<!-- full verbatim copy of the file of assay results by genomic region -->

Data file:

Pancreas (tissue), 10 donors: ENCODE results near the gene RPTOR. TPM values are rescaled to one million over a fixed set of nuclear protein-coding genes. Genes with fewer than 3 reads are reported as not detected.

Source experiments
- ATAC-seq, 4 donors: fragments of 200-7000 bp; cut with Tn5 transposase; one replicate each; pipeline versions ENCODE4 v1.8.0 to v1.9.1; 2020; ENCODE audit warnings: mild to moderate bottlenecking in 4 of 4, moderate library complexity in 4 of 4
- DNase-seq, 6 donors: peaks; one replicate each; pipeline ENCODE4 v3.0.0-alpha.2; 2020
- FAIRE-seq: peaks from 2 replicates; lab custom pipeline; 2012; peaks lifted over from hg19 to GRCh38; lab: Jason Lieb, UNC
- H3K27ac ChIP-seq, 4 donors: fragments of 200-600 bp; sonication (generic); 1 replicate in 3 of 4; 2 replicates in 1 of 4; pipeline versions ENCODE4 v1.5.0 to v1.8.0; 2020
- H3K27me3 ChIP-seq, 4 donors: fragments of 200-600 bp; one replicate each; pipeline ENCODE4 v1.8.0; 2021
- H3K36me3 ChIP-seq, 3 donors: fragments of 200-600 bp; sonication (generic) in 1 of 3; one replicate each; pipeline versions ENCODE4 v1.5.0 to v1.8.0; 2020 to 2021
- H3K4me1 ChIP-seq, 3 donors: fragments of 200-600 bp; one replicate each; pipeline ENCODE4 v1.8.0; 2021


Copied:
Pancreas (tissue), 10 donors: ENCODE results near the gene RPTOR. TPM values are rescaled to one million over a fixed set of nuclear protein-coding genes. Genes with fewer than 3 reads are reported as not detected.

Source experiments
- ATAC-seq, 4 donors: fragments of 200-7000 bp; cut with Tn5 transposase; one replicate each; pipeline versions ENCODE4 v1.8.0 to v1.9.1; 2020; ENCODE audit warnings: mild to moderate bottlenecking in 4 of 4, moderate library complexity in 4 of 4
- DNase-seq, 6 donors: peaks; one replicate each; pipeline ENCODE4 v3.0.0-alpha.2; 2020
- FAIRE-seq: peaks from 2 replicates; lab custom pipeline; 2012; peaks lifted over from hg19 to GRCh38; lab: Jason Lieb, UNC
- H3K27ac ChIP-seq, 4 donors: fragments of 200-600 bp; sonication (generic); 1 replicate in 3 of 4; 2 replicates in 1 of 4; pipeline versions ENCODE4 v1.5.0 to v1.8.0; 2020
- H3K27me3 ChIP-seq, 4 donors: fragments of 200-600 bp; one replicate each; pipeline ENCODE4 v1.8.0; 2021
- H3K36me3 ChIP-seq, 3 donors: fragments of 200-600 bp; sonication (generic) in 1 of 3; one replicate each; pipeline versions ENCODE4 v1.5.0 to v1.8.0; 2020 to 2021
- H3K4me1 ChIP-seq, 3 donors: fragments of 200-600 bp; one replicate each; pipeline ENCODE4 v1.8.0; 2021